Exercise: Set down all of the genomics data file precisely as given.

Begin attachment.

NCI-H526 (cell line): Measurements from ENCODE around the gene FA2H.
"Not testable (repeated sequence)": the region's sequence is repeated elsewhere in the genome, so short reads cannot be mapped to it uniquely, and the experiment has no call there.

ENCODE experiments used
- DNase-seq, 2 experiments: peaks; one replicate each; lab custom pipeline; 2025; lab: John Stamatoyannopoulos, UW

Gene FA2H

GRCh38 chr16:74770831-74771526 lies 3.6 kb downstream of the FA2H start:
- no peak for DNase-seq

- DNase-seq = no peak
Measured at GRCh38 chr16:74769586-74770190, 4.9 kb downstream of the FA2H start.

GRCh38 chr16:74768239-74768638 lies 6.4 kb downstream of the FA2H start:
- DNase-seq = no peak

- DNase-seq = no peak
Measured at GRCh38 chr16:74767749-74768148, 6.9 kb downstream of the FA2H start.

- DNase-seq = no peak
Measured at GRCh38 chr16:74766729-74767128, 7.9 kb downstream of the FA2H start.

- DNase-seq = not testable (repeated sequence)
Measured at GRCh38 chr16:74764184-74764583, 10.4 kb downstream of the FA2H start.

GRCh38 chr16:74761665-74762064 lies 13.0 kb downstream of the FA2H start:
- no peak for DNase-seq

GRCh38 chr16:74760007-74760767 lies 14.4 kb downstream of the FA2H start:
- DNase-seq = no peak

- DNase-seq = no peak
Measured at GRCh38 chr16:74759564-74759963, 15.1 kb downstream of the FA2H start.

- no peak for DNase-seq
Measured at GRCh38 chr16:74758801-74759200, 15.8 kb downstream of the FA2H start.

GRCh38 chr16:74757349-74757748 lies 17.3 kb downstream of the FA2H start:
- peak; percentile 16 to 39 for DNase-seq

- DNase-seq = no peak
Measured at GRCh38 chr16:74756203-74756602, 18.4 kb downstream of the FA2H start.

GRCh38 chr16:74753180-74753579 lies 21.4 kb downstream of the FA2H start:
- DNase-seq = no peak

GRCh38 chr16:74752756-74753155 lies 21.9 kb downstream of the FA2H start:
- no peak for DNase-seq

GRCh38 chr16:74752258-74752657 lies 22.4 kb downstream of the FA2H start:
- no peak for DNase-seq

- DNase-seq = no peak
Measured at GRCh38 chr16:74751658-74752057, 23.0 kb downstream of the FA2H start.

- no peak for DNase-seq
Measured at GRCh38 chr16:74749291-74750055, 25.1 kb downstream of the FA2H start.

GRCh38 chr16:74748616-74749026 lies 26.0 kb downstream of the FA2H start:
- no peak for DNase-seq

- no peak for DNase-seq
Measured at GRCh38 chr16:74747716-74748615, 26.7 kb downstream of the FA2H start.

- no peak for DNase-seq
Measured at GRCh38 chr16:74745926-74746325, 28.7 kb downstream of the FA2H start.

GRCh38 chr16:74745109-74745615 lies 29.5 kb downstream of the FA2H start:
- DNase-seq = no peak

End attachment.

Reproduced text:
NCI-H526 (cell line): Measurements from ENCODE around the gene FA2H.
"Not testable (repeated sequence)": the region's sequence is repeated elsewhere in the genome, so short reads cannot be mapped to it uniquely, and the experiment has no call there.

ENCODE experiments used
- DNase-seq, 2 experiments: peaks; one replicate each; lab custom pipeline; 2025; lab: John Stamatoyannopoulos, UW

Gene FA2H

GRCh38 chr16:74770831-74771526 lies 3.6 kb downstream of the FA2H start:
- no peak for DNase-seq

- DNase-seq = no peak
Measured at GRCh38 chr16:74769586-74770190, 4.9 kb downstream of the FA2H start.

GRCh38 chr16:74768239-74768638 lies 6.4 kb downstream of the FA2H start:
- DNase-seq = no peak

- DNase-seq = no peak
Measured at GRCh38 chr16:74767749-74768148, 6.9 kb downstream of the FA2H start.

- DNase-seq = no peak
Measured at GRCh38 chr16:74766729-74767128, 7.9 kb downstream of the FA2H start.

- DNase-seq = not testable (repeated sequence)
Measured at GRCh38 chr16:74764184-74764583, 10.4 kb downstream of the FA2H start.

GRCh38 chr16:74761665-74762064 lies 13.0 kb downstream of the FA2H start:
- no peak for DNase-seq

GRCh38 chr16:74760007-74760767 lies 14.4 kb downstream of the FA2H start:
- DNase-seq = no peak

- DNase-seq = no peak
Measured at GRCh38 chr16:74759564-74759963, 15.1 kb downstream of the FA2H start.

- no peak for DNase-seq
Measured at GRCh38 chr16:74758801-74759200, 15.8 kb downstream of the FA2H start.

GRCh38 chr16:74757349-74757748 lies 17.3 kb downstream of the FA2H start:
- peak; percentile 16 to 39 for DNase-seq

- DNase-seq = no peak
Measured at GRCh38 chr16:74756203-74756602, 18.4 kb downstream of the FA2H start.

GRCh38 chr16:74753180-74753579 lies 21.4 kb downstream of the FA2H start:
- DNase-seq = no peak

GRCh38 chr16:74752756-74753155 lies 21.9 kb downstream of the FA2H start:
- no peak for DNase-seq

GRCh38 chr16:74752258-74752657 lies 22.4 kb downstream of the FA2H start:
- no peak for DNase-seq

- DNase-seq = no peak
Measured at GRCh38 chr16:74751658-74752057, 23.0 kb downstream of the FA2H start.

- no peak for DNase-seq
Measured at GRCh38 chr16:74749291-74750055, 25.1 kb downstream of the FA2H start.

GRCh38 chr16:74748616-74749026 lies 26.0 kb downstream of the FA2H start:
- no peak for DNase-seq

- no peak for DNase-seq
Measured at GRCh38 chr16:74747716-74748615, 26.7 kb downstream of the FA2H start.

- no peak for DNase-seq
Measured at GRCh38 chr16:74745926-74746325, 28.7 kb downstream of the FA2H start.

GRCh38 chr16:74745109-74745615 lies 29.5 kb downstream of the FA2H start:
- DNase-seq = no peak